My emphasis added on the last point. The absurdity of these cases never fails to amaze when you actually see them in print. The money, not Gonzolez, was found guilty of drug crimes.
The Civil Asset Forfeiture Reform Act of 2000 was supposed to rein in seizure outrages like this one. Critics of the bill at the time noted that it didn't go nearly far enough.
Looks like they may have been right.
Check here for Cato's research on asset forfeiture.
NPR reports on a new Florida law that requires the teaching of American history in the schools and sets up some rules for how it should be taught. At the beginning of the report I was amused by the description of the impetus for the law:
Mike Fasano was a state Senator from New Port Richey, Florida, just north of Tampa. After visiting some schools he learned that students often didn't know the name of their town's mayor, the name of the state's lieutenant governor, or even the difference between the Florida legislature and the U.S. Congress.
The name of the lieutenant governor? Let's see . . . kids who can't vote can't name a public official who has no power. And that's a problem? But OK, they should know the difference between the legislature and the Congress. And so:
To help remedy that, Fasano proposed a bill recently signed into law that requires Florida schools to teach the history of the United States from the period of discovery to the present. Nothing controversial about that. The clause that alarmed historians was the one that seemed to suggest that any discussions of controversial events that were open to different interpretations would be off-limits.
Indeed, the bill does say:
American history shall be viewed as factual, not as constructed, shall be viewed as knowable, teachable, and testable, and shall be defined as the creation of a new nation based largely on the universal principles stated in the Declaration of Independence.
And that has stirred controversy. Teachers and educrats and a Washington lobbyist for historians (!) all complain that history is not just "facts," that interpretation is essential for understanding what happened. And of course they're right. The first problem is that millions of things happened every day in 400 years of American history (note that "400 years" assumes that American history began with the arrival of European settlers). You can't tell kids every one of those things, so already you're picking and choosing among facts, based on some theory or assumption about what's important.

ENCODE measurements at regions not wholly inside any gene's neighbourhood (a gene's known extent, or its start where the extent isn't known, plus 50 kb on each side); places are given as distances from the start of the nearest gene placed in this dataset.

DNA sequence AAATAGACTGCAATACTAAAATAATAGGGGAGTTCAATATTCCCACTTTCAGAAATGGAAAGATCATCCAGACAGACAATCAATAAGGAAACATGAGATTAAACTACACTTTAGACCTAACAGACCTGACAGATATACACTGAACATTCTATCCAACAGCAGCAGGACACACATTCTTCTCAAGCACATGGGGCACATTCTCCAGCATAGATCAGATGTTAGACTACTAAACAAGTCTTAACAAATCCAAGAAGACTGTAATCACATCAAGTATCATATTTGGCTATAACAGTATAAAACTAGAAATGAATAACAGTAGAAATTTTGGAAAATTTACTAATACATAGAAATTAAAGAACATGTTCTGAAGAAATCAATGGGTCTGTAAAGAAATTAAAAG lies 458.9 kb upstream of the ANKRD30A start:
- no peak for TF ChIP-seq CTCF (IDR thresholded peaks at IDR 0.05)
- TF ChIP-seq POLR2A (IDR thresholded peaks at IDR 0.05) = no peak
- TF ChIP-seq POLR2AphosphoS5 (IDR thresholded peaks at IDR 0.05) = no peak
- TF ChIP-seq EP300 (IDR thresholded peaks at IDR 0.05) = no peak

And then of course history is full of controversies: Did the British treat the colonists unfairly? Did the colonists treat the Indians unfairly? Were the costs of the American Revolution worth it? Were the Founders hypocrites to proclaim their devotion to liberty while holding slaves? And so on and so on, right up to the dropping of the atomic bomb, the debacle of Vietnam, and the contemporary questions of whether either Bill Clinton or George W. Bush was the worst president in American history.
But the mere listing of a few historical controversies illustrates the difficulty of deciding on a "right" answer. Whose interpretation should be taught to all students in government schools? Should we tell students that Jefferson was a hero or a hypocrite? That the 600,000 deaths in the Civil War were or were not worth it? That the bombing of Hiroshima was a war crime or a necessary measure to save even more lives? That FDR saved capitalism or transformed a federal republic into a centralized welfare state?